US jets to Korea: Why send stealth fighters to the region? (+video)
US jets, Korea bound, constitute Washington's latest move in the face of heightened tensions on the Korean peninsula. The presence of the stealth fighters could figure into several American aims.
Peter Grier is The Christian Science Monitor's Washington editor. In this capacity, he helps direct coverage for the paper on most news events in the nation's capital.
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The top-line F-22 Raptors were deployed from Japan to Osan Air Base in South Korea, US officials confirmed on Sunday. They are following in the slipstream of B-2 stealth bombers, which dropped dummy bombs on a remote South Korean island during an exercise last week.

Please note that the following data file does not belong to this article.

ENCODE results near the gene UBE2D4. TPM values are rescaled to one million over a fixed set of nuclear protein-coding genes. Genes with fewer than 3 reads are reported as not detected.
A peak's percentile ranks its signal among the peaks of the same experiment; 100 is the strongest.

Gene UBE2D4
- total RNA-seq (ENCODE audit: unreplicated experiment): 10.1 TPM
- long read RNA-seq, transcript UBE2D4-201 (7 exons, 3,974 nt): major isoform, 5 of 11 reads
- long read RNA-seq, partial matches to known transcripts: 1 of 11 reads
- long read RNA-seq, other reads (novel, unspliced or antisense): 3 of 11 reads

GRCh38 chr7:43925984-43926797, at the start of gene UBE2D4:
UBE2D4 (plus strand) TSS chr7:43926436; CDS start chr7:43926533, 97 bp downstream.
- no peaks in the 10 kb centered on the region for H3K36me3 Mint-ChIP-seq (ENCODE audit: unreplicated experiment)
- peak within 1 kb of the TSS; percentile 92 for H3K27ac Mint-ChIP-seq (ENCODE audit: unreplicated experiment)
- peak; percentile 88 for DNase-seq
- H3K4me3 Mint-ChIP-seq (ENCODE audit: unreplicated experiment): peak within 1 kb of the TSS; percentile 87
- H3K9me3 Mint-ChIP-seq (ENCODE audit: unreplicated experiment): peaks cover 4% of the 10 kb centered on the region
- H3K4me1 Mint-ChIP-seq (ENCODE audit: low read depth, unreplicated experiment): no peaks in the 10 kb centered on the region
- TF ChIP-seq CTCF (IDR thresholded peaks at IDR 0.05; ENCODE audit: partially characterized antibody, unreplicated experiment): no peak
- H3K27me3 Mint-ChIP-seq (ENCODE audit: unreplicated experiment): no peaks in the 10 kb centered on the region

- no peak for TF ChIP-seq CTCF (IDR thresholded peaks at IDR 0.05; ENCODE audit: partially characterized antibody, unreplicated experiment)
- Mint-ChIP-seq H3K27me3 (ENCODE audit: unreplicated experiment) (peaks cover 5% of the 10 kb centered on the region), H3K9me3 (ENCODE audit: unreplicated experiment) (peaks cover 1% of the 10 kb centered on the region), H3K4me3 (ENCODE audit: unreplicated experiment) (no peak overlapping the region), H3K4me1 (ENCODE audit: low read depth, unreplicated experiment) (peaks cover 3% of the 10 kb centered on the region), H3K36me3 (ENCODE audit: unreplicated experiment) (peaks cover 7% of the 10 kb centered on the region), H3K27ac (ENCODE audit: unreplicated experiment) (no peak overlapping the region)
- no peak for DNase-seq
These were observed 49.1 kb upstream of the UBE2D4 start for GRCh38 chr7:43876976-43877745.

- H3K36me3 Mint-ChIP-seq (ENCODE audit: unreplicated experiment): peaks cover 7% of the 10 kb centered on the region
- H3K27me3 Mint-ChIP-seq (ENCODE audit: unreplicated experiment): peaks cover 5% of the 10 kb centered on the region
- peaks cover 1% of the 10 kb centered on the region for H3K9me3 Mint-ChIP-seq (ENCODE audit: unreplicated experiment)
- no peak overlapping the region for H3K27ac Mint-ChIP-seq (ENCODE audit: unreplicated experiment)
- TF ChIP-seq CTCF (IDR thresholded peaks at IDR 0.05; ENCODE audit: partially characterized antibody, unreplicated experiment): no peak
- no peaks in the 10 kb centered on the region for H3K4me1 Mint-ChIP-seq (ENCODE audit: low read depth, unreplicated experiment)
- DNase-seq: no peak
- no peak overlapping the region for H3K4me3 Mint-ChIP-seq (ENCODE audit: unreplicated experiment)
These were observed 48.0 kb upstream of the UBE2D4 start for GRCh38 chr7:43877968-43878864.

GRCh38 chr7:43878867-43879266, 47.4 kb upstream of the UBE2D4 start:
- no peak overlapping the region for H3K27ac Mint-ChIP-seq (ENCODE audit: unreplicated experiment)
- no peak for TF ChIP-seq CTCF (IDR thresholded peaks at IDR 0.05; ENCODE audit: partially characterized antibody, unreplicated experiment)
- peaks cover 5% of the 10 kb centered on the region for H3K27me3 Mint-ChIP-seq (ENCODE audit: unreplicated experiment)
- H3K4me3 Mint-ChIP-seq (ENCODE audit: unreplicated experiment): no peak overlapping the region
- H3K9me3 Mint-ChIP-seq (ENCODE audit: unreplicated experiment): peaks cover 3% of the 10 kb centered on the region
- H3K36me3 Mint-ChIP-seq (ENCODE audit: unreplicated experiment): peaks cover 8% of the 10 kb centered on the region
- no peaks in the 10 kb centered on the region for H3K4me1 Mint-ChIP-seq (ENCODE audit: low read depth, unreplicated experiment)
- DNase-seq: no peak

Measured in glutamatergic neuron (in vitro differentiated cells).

What’s the purpose of this latest US military move? After all, North Korea has been pretty belligerent of late. On Sunday, North Korean leader Kim Jong-un and other top officials adopted a declaration calling nuclear weapons “the nation’s life,” something they would not trade for “billions of dollars.” Pyongyang is already upset over the continuing US-South Korean military exercises.
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How do the F-22s figure into this equation?
First, their presence is likely an effort to show the extent of the US commitment to South Korea’s defense. Exercises are meant to test the integration of particular forces into a joint fighting enterprise; this shows the United States would commit its most expensive jet fighters to a conventional Korean War, if Pyongyang decides to attack.
In that sense, the F-22s complement the appearance of the B-2s. The latter are long-range, nuclear-capable bombers based in the US. The message they sent with their dummy bombs was that Washington remains committed to protecting South Korea and Japan with its own nuclear weapons in the face of North Korea’s nuclear development.